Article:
From the areas now in Pakistan in the 1930s/1940s:
Lahore around 1940:
Note the combination of languages; including Hindi in Lahore and Punjabi in all these places.
Landi Khana had train services only between 1926 and 1932. Then the station and tracks seem to have been undisturbed until the floods of 2006 seemingly closed the Khyber line forever.
Now we see current pictures of Lahore and Landi Kotal (where excursion trains ran sporadically from the closure in 1984 until 2006).
The only languages here are English and Urdu (although a few stations such as Peshawar also have Pushtu):
Note how the regional language has been pushed into a corner.
However, you can still visit the long-forgotten Landi Khana station which is some distance from the highway into Afghanistan:
This is taken from a video shot a few years ago. As this is a remote and long-forgotten place, no one bothered to remove the Punjabi script.
(While many people in Pakistan speak Punjabi, they use a different script unlike the Gurumukhi used in India).
And this station which used to be a stop for the trains from Peshawar to Landi Kotal:
Here, perhaps it was found to be too much trouble to modify the sign which is fitted into the sturdy boundary wall.
We now compare the old and new signs at Shelabagh (on the way from Quetta to Chaman on the border near Kandahar):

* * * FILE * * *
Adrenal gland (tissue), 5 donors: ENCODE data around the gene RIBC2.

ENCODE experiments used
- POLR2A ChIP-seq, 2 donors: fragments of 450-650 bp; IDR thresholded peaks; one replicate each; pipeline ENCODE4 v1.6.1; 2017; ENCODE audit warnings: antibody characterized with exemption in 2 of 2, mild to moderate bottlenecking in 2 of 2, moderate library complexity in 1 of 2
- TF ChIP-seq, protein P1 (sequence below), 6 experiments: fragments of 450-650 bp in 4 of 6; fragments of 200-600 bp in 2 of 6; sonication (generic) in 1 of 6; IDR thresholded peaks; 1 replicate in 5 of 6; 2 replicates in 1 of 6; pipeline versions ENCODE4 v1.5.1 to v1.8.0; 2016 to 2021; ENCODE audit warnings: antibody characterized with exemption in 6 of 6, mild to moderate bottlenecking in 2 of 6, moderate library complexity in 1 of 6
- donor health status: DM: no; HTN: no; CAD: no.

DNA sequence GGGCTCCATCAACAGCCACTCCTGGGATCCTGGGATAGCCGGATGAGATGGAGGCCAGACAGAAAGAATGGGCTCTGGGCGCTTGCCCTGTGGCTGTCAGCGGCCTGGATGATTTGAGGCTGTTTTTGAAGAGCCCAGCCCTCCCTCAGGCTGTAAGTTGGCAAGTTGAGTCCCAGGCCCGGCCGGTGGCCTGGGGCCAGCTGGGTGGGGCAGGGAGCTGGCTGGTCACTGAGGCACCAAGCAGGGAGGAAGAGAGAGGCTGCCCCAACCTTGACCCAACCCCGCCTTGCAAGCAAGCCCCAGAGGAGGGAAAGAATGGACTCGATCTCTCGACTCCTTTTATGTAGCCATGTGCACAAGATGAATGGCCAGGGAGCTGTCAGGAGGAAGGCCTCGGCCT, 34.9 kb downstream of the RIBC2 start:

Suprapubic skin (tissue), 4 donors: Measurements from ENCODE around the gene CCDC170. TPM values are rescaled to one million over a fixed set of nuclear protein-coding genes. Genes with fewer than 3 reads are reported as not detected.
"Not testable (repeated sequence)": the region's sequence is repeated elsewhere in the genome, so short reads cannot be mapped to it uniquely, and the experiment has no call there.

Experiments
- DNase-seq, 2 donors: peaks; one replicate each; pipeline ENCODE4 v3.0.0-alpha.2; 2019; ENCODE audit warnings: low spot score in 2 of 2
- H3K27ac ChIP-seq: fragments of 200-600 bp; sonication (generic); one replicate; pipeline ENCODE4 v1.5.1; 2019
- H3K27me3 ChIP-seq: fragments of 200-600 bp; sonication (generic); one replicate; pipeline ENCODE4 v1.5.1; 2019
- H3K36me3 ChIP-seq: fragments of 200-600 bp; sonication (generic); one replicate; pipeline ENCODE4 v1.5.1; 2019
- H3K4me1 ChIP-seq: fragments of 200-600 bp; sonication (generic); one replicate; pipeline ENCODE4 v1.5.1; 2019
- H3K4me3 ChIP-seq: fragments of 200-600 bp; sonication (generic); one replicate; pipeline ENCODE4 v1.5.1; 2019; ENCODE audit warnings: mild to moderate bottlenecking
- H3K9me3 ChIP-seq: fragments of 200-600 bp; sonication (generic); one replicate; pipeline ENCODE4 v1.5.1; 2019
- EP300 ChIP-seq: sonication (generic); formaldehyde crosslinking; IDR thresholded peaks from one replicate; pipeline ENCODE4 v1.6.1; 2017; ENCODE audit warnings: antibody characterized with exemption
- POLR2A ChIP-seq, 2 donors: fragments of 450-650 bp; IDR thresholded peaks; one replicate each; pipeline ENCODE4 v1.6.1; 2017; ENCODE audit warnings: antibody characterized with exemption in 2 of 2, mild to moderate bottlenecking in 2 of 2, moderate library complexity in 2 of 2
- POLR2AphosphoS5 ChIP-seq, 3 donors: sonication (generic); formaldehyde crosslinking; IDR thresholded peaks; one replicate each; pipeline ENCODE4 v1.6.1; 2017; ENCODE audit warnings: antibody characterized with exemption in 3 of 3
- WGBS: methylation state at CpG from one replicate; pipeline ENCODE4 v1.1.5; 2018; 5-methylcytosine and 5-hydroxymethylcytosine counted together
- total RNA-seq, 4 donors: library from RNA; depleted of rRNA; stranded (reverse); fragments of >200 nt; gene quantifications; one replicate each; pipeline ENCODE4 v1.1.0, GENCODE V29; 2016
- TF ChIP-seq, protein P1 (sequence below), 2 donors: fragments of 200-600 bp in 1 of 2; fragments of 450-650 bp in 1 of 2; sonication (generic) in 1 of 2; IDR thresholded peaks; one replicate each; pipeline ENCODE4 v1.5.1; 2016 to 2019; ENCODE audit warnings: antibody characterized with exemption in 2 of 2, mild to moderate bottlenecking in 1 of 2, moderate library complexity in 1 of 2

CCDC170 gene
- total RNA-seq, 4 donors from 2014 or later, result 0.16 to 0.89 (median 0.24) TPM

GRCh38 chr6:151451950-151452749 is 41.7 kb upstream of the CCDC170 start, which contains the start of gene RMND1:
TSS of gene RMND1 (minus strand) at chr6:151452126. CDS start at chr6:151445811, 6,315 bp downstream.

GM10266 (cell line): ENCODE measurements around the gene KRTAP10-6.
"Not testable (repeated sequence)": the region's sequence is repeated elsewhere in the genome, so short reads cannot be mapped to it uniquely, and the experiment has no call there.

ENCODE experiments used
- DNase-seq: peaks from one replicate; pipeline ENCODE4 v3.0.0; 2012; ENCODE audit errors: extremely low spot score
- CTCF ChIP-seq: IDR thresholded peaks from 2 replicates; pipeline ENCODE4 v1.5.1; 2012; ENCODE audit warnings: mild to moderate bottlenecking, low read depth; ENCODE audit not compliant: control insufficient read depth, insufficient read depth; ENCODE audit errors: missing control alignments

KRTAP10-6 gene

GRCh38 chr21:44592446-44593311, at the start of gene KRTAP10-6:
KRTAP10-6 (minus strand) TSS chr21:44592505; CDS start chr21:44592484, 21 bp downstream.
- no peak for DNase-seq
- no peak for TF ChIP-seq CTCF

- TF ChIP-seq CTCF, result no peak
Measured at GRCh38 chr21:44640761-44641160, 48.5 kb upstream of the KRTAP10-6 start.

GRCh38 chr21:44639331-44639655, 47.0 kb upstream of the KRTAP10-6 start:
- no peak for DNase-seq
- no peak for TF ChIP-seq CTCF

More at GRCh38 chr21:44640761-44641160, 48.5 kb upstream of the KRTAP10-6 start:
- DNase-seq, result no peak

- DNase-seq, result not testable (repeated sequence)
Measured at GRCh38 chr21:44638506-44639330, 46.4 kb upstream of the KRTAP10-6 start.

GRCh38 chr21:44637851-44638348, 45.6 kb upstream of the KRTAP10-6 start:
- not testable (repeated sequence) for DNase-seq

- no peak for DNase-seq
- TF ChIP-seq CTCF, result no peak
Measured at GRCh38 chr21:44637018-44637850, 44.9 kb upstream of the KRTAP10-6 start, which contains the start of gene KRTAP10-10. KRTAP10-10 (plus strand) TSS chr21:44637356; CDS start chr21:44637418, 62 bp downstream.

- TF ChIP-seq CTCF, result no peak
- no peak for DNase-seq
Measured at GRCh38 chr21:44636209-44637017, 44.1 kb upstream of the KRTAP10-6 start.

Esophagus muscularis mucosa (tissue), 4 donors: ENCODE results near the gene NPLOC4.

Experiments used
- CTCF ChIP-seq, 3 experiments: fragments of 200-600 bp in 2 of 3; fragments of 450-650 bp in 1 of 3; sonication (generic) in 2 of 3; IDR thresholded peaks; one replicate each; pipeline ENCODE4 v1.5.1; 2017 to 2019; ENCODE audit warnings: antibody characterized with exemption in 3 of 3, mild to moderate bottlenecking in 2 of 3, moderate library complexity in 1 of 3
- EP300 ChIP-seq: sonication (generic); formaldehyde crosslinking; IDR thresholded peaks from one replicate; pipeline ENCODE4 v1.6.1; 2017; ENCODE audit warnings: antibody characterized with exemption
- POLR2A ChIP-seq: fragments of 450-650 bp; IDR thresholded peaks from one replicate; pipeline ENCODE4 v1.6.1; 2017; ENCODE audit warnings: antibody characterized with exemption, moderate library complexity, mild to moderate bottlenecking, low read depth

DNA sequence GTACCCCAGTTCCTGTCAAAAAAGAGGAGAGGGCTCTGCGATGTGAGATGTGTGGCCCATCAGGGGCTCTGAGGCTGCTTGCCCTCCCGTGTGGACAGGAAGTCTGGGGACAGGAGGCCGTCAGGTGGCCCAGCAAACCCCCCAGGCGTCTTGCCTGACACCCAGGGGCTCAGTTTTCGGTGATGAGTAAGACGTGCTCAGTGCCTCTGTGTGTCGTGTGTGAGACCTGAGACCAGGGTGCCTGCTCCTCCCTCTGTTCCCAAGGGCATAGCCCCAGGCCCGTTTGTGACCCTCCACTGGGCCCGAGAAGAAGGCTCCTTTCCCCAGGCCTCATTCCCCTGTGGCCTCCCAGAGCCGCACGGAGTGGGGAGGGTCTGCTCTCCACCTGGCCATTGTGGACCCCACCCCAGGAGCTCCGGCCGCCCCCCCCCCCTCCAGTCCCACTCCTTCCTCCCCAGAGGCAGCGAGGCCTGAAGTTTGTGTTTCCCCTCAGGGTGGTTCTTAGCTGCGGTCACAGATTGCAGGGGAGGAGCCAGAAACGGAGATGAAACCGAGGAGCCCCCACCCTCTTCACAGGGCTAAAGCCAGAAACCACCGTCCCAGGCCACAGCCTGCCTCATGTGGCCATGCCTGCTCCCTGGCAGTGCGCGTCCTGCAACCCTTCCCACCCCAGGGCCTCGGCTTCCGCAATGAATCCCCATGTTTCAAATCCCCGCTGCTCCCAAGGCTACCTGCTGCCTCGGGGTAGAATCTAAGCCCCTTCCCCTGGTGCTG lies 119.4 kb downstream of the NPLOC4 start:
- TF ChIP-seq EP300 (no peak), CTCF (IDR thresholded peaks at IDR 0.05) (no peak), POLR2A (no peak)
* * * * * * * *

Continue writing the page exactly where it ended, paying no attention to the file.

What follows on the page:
It is not clear what is in the smaller inscription in the newer sign, but normally the Balochi language(s) do not appear on the signs.
The southern end of the famous Khojak tunnel is seen here. Until the Konkan Railway came along, it was the longest rail tunnel (3.9 km) in South Asia.
And finally to Karachi (1940s) and now:
As you can see, somewhat distorted Hindi (Devanagari) script was used earlier. Today we see Urdu along with Sindhi.
While hardly any pre-1947 pictures from the area now in Bangladesh can be seen on the net, there are still some interesting points to be noted. (To be continued).
One thought on “Changes in station signs over time-1”
Forgive me for not paying attention when I shared the article about unusual locomotives: I had read about the compound Mallet sometime in 1969 and had forgotten totally about it! You could only see photographs of them in the Railway Reference Books in the British Council! Thank You Very Much!!!!!!
Comments are closed.